Since central nervous system and visual disturbances have been reported in patients receiving DIGOXIN  TABLETS  USP, patients should exercise caution before driving, using machinery or participating in dangerous activities.

In general, the adverse reactions of digoxin are dose-dependent and occur at doses higher than those needed to achieve a therapeutic effect. Hence, adverse reactions are less common when digoxin is used within the recommended dose range or therapeutic serum concentration range and when there is careful attention to concurrent medications and conditions. Adverse reactions are listed below by system organ class and frequency. Frequencies are defined as : very common (≥1/10), common (≥1/100 and <1/10), uncommon (≥1/1000 and <1/100), rare (≥1/10,000 and <1/1000), very rare (1/10,000), including isolated reports. Very common, common and uncommon events were generally determined from clinical trial data. The incidence in placebo was taken into account. Adverse drug reactions identified through post-marketing surveillance were considered to be rare or very rare (including isolated reports).

Blood and lymphatic system disorders : 
Very rare : Thrombocytopaenia

Metabolism and nutrition disorders :
Very rare : Anorexia

Psychiatric disorders :
Uncommon : Depression
Very rare : Psychosis, apathy, confusion.

Nervous system disorders :
Common : CNS disturbances, dizziness.
Very rare : Headache

Eye disorders :
Common : Visual disturbances (blurred or yellow vision)

Cardiac disorders :
Common : Arrhythmia, conduction disturbances, bigeminy, trigeminy, PR prolongation, sinus bradycardia.
Very rare : Supraventricular tachyarrhythmia, atrial tachycardia (with or without block), junctional (nodal) tachycardia, ventricular arrhythmia, ventricular premature contraction, ST segment depression.

Gastrointestinal disorders :
Common : Nausea, vomiting, diarrhoea.
Very rare : Intestinal ischaemia, intestinal necrosis.

Skin disorders :
Common : Skin rashes of urticarial or scarlatiniform character may be accompanied by pronounced eosinophilia.

Reproductive system and breast disorders :
Very rare : Gynaecomastia can occur with long term administration.

General disorders and administration site conditions :
Very rare : Fatigue, malaise, weakness.

Eye disorders :
Common : Visual disturbances (blurred or yellow vision)

Cardiac disorders :
Common : Arrhythmia, conduction disturbances, bigeminy, trigeminy, PR prolongation, sinus bradycardia.
Very rare : Supraventricular tachyarrhythmia, atrial tachycardia (with or without block), junctional (nodal) tachycardia, ventricular arrhythmia, ventricular premature contraction, ST segment depression.


Symptoms and signs :
The systems and signs of toxicity are generally similar to those described in the Side effects section but may be more frequent and can be more severe. Signs and symptoms of digoxin toxicity become more frequent with levels above 3.0 nanograms/ml (3.84 nanomol/l) although there is considerable interindividual variation. However, in deciding whether a patient’s symptoms are due to digoxin, the clinical state, together with serum electrolyte levels and thyroid function are important factors.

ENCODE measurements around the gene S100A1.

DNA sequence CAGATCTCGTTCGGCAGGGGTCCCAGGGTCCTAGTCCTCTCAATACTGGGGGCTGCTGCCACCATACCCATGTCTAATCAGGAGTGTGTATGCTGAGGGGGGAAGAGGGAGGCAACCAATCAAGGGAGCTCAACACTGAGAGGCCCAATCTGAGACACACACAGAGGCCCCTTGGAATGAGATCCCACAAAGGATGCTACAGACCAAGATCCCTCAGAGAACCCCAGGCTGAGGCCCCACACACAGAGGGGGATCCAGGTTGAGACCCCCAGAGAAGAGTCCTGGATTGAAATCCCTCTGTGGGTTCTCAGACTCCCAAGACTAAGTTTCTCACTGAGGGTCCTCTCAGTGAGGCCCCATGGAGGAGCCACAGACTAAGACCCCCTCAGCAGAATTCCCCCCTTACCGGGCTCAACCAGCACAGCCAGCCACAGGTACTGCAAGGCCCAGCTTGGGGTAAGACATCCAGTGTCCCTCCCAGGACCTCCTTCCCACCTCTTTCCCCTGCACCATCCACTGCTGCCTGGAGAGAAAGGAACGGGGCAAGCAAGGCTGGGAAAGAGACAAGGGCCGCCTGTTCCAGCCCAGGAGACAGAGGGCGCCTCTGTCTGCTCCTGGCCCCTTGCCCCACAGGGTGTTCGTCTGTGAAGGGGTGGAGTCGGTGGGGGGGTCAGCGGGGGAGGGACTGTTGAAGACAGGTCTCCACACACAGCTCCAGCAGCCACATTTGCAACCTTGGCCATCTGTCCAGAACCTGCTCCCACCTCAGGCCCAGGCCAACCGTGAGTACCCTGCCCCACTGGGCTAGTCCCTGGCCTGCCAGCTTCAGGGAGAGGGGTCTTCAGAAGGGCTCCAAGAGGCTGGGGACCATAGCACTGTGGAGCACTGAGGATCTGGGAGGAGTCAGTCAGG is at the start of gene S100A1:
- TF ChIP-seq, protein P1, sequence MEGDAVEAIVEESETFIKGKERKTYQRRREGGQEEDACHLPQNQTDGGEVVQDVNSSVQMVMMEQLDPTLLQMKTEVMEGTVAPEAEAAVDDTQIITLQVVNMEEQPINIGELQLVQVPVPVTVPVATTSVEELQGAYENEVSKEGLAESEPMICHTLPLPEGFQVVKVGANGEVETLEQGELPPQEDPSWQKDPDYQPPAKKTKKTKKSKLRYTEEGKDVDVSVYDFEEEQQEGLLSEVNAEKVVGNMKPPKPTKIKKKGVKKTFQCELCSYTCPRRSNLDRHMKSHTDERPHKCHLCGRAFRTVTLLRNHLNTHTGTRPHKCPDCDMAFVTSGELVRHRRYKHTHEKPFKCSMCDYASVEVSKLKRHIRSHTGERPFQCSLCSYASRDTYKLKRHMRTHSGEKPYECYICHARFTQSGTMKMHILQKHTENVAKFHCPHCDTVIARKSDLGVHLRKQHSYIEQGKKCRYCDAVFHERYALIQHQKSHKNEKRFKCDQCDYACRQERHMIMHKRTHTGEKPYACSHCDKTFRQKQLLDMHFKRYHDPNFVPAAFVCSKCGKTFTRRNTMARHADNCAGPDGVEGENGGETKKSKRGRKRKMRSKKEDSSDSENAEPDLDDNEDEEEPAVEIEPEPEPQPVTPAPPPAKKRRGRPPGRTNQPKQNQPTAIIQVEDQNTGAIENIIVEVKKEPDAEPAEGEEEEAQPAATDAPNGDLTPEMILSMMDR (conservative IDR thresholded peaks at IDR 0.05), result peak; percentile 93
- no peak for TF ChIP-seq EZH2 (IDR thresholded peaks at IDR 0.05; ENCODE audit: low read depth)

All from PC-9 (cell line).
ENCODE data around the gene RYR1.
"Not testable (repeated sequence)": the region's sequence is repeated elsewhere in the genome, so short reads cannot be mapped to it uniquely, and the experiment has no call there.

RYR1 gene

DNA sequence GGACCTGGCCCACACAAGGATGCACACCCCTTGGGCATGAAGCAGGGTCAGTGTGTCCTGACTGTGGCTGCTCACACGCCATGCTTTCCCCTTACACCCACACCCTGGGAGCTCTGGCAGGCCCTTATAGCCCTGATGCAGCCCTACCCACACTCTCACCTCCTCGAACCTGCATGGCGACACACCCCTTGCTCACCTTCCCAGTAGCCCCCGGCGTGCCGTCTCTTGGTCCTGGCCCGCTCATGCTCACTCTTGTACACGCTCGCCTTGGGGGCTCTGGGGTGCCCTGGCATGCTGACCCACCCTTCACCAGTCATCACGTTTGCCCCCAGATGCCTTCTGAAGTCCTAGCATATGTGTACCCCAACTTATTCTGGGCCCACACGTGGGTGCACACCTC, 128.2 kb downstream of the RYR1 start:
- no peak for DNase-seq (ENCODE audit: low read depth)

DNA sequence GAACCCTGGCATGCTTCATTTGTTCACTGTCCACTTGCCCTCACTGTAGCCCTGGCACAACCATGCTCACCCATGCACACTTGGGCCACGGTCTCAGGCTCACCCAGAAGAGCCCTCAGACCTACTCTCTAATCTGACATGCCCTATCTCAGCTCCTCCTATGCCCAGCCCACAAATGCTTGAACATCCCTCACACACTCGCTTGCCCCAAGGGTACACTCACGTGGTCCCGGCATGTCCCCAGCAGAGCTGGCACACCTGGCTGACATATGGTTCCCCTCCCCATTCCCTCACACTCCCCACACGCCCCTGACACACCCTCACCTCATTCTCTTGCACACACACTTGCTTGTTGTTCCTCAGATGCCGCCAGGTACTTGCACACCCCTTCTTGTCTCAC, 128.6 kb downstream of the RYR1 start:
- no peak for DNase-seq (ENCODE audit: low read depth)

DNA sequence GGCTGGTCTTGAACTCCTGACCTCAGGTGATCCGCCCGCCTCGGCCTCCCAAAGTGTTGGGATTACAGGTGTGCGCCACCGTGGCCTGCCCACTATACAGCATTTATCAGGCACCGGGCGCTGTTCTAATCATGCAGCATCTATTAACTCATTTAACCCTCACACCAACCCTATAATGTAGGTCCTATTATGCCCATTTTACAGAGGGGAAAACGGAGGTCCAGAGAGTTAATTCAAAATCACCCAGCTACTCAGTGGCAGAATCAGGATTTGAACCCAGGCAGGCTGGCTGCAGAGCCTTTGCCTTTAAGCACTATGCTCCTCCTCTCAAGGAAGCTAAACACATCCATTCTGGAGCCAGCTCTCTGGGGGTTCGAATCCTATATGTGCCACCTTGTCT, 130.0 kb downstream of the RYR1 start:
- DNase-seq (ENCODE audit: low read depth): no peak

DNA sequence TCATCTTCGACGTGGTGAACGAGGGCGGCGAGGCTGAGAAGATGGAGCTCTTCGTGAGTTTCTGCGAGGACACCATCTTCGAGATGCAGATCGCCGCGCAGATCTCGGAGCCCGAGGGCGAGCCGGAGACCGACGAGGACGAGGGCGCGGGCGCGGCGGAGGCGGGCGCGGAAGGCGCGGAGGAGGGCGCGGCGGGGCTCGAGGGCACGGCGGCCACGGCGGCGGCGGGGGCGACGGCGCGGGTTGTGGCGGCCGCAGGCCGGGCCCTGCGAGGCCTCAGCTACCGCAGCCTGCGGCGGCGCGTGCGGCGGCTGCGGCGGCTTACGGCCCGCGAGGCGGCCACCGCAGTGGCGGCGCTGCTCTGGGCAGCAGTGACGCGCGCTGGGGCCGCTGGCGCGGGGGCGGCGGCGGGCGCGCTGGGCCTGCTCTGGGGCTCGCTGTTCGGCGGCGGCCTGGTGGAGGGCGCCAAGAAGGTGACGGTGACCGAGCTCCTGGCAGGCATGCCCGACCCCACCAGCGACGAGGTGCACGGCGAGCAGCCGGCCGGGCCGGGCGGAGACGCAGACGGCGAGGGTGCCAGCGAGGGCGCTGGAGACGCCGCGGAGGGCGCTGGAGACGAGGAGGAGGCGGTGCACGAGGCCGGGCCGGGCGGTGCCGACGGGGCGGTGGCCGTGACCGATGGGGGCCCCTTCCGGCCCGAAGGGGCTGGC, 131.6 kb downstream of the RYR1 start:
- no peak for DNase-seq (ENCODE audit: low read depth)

Adults :
In adults without heart disease clinical observation suggests that an overdose of digoxin of 10 -15 mg was the dose resulting in death of half of the patients. If more than 25 mg of digoxin was ingested by an adult without heart disease, death or progressive toxicity responsive only to digoxin-binding Fab antibody fragments resulted.
Cardiac manifestations :
Cardiac manifestations are the most frequent and serious sign of both acute and chronic toxicity. Peak cardiac effects generally occur 3 to 6 hours following overdosage and may persist for the ensuing 24 hours or longer. Digoxin toxicity may result in almost any type of arrhythmia. Multiple rhythm disturbances in the same patient are common. These include paroxysmal atrial tachycardia with variable atrioventricular (AV) block, accelerated junctional rhythm, slow atrial fibrillation (with very little variation in the ventricular rate) and bi directional ventricular tachycardia. Premature ventricular contractions (PVCs) are often the earliest and most common arrhythmia. Bigeminy or trigeminy also occur frequently. Sinus bradycardia and other bradyarrhythmias are very common. First, second, third degree heart blocks and AV dissociation are also common. Early toxicity may only be manifested by prolongation of the PR interval. Ventricular tachycardia may also be a manifestation of toxicity. Cardiac arrest from asystole or ventricular fibrillation due to digoxin toxicity is usually fatal. Acute massive digoxin overdosage can result in mild to pronounced hyperkalaemia due to inhibition of the sodium-potassium (Na+-K+) pump. Hypokalaemia may contribute to toxicity.
Non-cardiac manifestations :
Gastrointestinal symptoms are very common in both acute and chronic toxicity. The symptoms precede cardiac manifestations in approximately half of the patients in most literature reports. Anorexia, nausea and vomiting have been reported with an incidence up to 80 %. These symptoms usually present early in the course of an overdose. Neurologic and visual manifestations occur in both acute and chronic toxicity. Dizziness, various CNS disturbances, fatigue and malaise are very common. The most frequent visual disturbance is an aberration of colour vision (predominance of yellow green). These neurological and visual symptoms may persist even after other signs of toxicity have resolved. In chronic toxicity, non-specific extracardiac symptoms, such as malaise and weakness, may predominate.